That’s why it’s sad when someone like David Bowie dies. With his passing, the world loses a rare genius who encapsulates what we all crave but are unable to live out, day by day: drive, vision, sacrifice, confidence, longevity, and—above all—a personal brand of creative abandon.

Saturday, January 9, 2016

The Christmas Hammer

"The best part about hitting yourself in the head with a hammer is how peaceful you feel when the pain goes away." 
--Susan Lindsay, Sage

Greetings from the Garden of Necessary Evils, where challenging family members, jobs that suck up all your creative time, the house that never gets clean, and [insert ominous music here] ... kale ... grow like noxious weeds, threatening to choke out the dew-kissed rose that breathes its sugared fragrance upon your gently beating heart.

What. EVER. Gimme the weeds any day. A weed is nothing but an unwanted plant—but a plant, nonetheless. Did you know that poinsiettas are weeds in Australia?

Speaking of which, let's talk about Christmas. Shall we?

This weekend is dedicated to putting all the Christmas crap away, as well as the mountain of laundry that mounted up over the last month of Christmas, when we were so busy performing Christmas gigs, entertaining visiting family from overseas, and organizing gifts and Christmas activities that we had no time to prevent the house from falling to rack and ruin. And oh, it did.

Do you remember the time I posted a New Year's blog entry that was all about cleaning the house and pronouncing how that year was hereby dedicated "The Year of the House"? Did you notice that the next time I came back to the blog was 20 MONTHS LATER? Housekeeping is a lousy muse.

The epiphany following Epiphany is that Christmas is really just like that hammer: It can be a royal pain in the ass but I wouldn't trade it for the world, and once it's all put away and stored in five giant Rubbermaid bins in the basement, boy does it help usher in a beautiful, peaceful January.

Tuesday, January 5, 2016

The Little Red Hen, The Sequel


There once was an author called The Little Red Hen. After the publication of a very successful first book, the Little Red Hen and her editor Tonto spent several years experimenting with a number of follow-up book ideas and a couple of failed overtures to literary agents. In one rejection letter, an agent told the Little Red Hen that if she didn't have a million followers on social media, she can forget getting a publisher to even look at her.

So the Little Red Hen tacked. (She was also a very able seaman.)

To boost her presence on social media, she hired a videographer and produced a series of videos to share on sites like Twitter, Facebook, Instagram, and other outlets she didn’t even read or have accounts for yet. Her readership did not exactly skyrocket immediately, but it was a start. People seemed to like them. She polled her readers and, with Tonto, set plans in motion to create a second batch of videos on topics her readers suggested.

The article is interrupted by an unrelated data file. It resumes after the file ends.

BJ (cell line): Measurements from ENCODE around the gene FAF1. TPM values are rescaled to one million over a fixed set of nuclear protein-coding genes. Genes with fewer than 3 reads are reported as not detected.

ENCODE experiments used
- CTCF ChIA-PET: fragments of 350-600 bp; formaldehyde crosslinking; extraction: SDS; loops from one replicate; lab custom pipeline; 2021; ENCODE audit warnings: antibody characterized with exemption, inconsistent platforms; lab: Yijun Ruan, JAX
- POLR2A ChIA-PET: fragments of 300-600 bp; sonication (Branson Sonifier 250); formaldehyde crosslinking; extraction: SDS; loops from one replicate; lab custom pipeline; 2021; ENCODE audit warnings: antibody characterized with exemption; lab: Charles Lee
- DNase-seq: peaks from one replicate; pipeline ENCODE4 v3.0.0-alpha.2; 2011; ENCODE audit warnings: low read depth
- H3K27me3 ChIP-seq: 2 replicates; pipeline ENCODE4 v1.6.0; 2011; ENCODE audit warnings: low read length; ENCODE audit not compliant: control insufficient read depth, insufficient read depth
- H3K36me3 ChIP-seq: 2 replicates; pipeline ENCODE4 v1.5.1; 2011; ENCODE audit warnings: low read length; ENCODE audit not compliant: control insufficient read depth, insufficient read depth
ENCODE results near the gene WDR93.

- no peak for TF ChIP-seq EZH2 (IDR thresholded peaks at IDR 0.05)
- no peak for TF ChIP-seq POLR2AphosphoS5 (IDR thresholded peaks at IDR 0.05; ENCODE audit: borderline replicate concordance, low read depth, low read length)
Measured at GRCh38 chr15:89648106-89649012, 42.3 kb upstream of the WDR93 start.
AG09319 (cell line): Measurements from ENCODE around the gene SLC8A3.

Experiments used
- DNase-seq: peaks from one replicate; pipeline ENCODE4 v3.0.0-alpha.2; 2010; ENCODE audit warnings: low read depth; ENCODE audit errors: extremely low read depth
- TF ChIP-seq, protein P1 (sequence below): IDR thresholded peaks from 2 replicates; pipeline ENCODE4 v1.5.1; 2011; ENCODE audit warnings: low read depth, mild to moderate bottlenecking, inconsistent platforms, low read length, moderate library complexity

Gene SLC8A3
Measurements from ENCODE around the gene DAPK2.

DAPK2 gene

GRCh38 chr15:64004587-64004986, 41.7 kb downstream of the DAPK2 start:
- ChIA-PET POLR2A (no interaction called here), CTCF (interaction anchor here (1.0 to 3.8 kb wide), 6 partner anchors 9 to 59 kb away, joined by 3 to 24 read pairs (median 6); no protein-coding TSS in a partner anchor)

LRH met with a new producer and worked with Tonto to craft video objectives, score original music, and other important preproduction tasks. But then, just as shooting was about to begin, that project stalled unexpectedly due to a cancellation, divine intervention, and a ridiculously high project estimate. The videos would need to give LRH a lot of traction to justify the expense… and to get traction, someone would need to spend a lot of time on social media promoting the heck out of the videos. Ew.

“Who will help me post things on Tumblr, Twitter, and Flickr?” said the Little Red Hen.

“Not I,” said the sleepy cat.

“Not I,” said the noisy yellow duck.

“Not I,” said the lazy dog.

Frankly, it didn't sound very fun to the Little Red Hen or Tonto, either. It turns out that neither the Little Red Hen nor her trusty sidekick gave a flying foofie about promoting videos on social media.

So, the Little Red Hen and Tonto tacked again. Well, actually they simply pulled down the sails and drifted peaceably near the equator, trailing their fingers along behind them in the warm sea while contemplating their futures and chatting idly about how to remove salt stains from leather shoes.

The Little Red Hen decided that maybe the real problem was that she wasn’t passionate enough about her ideas so far. Tonto thought that the topic wasn’t the issue, and that perhaps LRH was so focused on the product—scoring another big hit—that it was impeding her process. Tonto, who was a gifted Freudian psychoanalyst as well as crack editor, offered her diagnosis: Debilitating performance anxiety. A focus on the product, not the process, had created excessive anxiety and cloudy thinking. The patient is left feeling incomplete. Anxious. Impotent. Without an inspiring book topic.

The tragedy of untimely death is not the sadness of a failure to live but rather the resounding echo of unfulfilled promise. Parallel tragedy occurs when fulfillment is solely projected on the goal, and one misses the satisfaction gifted to us daily when we remember to enjoy the process of reaching toward it.

Readers, when the Little Red Hen was not planting seeds, cutting wheat, baking bread, or shopping for black and white oxford loafers at Cole Haan, she loved to write. Excuse me; not “loved.” Loves. Writing makes her feel alive. Fulfilled. She doesn't really care about social media. And yes, she likes books. She does. But books are the product. Writing is the practice. And the practice is what will make her feel complete. So says Tonto.